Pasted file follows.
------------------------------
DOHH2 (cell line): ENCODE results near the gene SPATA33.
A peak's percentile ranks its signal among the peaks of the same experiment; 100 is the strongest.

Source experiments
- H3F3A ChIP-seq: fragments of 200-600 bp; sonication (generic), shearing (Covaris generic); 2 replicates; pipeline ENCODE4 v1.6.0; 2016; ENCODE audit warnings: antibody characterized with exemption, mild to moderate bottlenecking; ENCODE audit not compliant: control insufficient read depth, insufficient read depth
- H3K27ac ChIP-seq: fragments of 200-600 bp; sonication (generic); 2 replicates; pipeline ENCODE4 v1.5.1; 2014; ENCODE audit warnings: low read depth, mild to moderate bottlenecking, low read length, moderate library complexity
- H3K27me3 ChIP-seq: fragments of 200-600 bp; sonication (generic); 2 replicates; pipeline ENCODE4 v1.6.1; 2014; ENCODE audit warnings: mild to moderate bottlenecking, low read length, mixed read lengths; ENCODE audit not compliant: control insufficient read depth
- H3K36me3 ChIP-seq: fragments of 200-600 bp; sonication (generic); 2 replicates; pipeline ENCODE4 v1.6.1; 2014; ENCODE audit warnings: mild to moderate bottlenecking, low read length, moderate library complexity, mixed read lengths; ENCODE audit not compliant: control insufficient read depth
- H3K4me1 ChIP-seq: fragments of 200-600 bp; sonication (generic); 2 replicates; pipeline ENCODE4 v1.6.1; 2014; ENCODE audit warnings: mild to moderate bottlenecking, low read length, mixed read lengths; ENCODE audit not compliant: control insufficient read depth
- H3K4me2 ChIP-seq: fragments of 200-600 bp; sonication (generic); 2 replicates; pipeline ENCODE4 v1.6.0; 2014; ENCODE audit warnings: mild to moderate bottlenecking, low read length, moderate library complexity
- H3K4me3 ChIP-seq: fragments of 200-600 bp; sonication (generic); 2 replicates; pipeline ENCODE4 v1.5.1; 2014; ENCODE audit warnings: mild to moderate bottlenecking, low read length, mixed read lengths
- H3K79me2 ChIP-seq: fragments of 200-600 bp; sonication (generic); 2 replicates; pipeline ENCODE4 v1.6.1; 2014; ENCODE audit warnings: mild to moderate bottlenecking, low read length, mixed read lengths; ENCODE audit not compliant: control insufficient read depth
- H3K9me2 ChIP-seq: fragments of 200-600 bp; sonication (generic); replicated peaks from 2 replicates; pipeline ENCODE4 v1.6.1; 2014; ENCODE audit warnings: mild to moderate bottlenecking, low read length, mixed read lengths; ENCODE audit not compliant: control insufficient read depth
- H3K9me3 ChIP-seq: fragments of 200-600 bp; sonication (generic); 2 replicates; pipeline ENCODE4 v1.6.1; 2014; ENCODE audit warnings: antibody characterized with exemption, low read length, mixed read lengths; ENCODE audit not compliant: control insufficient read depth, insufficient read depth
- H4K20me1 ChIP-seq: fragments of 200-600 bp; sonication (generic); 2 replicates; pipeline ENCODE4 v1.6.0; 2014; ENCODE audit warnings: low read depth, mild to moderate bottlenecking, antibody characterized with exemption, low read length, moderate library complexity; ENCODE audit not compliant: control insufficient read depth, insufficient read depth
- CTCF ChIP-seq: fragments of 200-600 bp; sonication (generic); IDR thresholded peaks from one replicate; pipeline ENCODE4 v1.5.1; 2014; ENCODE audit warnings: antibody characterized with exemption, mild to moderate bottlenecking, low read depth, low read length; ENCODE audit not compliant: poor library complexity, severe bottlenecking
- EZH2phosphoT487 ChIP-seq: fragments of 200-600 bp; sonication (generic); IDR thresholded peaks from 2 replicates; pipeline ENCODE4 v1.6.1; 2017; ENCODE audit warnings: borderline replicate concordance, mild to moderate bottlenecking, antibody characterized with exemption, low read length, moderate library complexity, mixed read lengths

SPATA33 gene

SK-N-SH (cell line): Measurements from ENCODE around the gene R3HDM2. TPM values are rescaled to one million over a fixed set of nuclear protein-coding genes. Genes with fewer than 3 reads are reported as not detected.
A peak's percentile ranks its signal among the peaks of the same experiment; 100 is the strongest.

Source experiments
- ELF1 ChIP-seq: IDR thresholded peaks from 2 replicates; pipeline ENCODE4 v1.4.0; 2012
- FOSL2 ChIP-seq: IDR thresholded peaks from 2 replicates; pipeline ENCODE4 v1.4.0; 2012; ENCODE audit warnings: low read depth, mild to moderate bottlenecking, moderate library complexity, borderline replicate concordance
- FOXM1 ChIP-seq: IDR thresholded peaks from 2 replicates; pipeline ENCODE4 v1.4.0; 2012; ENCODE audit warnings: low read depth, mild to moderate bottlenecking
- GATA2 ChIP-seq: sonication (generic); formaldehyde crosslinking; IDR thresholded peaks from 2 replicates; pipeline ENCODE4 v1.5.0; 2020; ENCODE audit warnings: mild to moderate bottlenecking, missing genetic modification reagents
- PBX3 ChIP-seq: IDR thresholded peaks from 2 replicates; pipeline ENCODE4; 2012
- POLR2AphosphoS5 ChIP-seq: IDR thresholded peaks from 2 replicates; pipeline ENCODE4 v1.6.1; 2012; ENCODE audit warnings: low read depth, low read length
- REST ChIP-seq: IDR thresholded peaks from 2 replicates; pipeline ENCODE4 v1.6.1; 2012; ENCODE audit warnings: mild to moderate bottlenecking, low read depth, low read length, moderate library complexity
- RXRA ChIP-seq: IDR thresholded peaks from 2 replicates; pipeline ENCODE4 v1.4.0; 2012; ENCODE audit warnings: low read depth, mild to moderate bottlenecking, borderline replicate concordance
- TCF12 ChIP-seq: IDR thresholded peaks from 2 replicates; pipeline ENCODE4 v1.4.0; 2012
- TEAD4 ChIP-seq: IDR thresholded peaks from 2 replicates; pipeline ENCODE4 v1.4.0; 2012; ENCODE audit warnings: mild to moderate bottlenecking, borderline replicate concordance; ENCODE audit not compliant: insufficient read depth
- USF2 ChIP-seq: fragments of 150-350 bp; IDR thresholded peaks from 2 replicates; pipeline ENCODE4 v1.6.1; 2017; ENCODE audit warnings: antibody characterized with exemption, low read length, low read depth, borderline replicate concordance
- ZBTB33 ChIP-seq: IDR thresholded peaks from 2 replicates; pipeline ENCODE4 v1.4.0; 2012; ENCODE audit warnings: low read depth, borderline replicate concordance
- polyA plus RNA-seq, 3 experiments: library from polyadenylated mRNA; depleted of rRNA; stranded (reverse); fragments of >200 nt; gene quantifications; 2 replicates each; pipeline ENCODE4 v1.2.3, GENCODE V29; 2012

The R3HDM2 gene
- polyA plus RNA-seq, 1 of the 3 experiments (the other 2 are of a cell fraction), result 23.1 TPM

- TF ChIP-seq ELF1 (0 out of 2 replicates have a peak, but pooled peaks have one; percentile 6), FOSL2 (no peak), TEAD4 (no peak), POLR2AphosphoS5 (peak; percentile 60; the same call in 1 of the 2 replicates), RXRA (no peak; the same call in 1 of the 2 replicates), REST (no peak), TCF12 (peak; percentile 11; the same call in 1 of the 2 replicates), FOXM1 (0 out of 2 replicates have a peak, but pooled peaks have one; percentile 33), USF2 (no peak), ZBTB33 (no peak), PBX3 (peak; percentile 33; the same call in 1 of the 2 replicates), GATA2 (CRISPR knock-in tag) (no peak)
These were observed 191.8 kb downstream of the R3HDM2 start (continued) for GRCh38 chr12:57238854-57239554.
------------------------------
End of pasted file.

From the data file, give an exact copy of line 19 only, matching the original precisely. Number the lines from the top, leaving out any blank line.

A peak's percentile ranks its signal among the peaks of the same experiment; 100 is the strongest.